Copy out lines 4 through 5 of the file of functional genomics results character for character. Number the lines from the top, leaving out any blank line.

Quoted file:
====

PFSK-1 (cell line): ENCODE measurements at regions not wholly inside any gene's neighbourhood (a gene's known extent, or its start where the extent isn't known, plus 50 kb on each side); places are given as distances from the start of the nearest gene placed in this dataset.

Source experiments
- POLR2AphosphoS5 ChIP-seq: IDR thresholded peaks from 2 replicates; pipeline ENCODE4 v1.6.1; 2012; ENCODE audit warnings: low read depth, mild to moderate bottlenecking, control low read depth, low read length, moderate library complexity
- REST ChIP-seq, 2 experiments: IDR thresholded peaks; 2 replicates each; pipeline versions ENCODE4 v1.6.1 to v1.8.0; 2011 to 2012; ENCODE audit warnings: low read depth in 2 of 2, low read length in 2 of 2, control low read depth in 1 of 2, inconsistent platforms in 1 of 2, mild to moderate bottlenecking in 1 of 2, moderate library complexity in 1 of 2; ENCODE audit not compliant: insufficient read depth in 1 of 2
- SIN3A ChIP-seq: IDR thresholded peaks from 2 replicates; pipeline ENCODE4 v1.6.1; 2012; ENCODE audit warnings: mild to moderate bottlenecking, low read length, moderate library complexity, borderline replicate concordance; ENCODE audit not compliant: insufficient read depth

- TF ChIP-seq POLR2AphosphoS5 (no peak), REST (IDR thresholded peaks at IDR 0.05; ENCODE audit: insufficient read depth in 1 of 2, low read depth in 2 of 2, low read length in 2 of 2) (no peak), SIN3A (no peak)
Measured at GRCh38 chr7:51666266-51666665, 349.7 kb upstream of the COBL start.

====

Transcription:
- REST ChIP-seq, 2 experiments: IDR thresholded peaks; 2 replicates each; pipeline versions ENCODE4 v1.6.1 to v1.8.0; 2011 to 2012; ENCODE audit warnings: low read depth in 2 of 2, low read length in 2 of 2, control low read depth in 1 of 2, inconsistent platforms in 1 of 2, mild to moderate bottlenecking in 1 of 2, moderate library complexity in 1 of 2; ENCODE audit not compliant: insufficient read depth in 1 of 2
- SIN3A ChIP-seq: IDR thresholded peaks from 2 replicates; pipeline ENCODE4 v1.6.1; 2012; ENCODE audit warnings: mild to moderate bottlenecking, low read length, moderate library complexity, borderline replicate concordance; ENCODE audit not compliant: insufficient read depth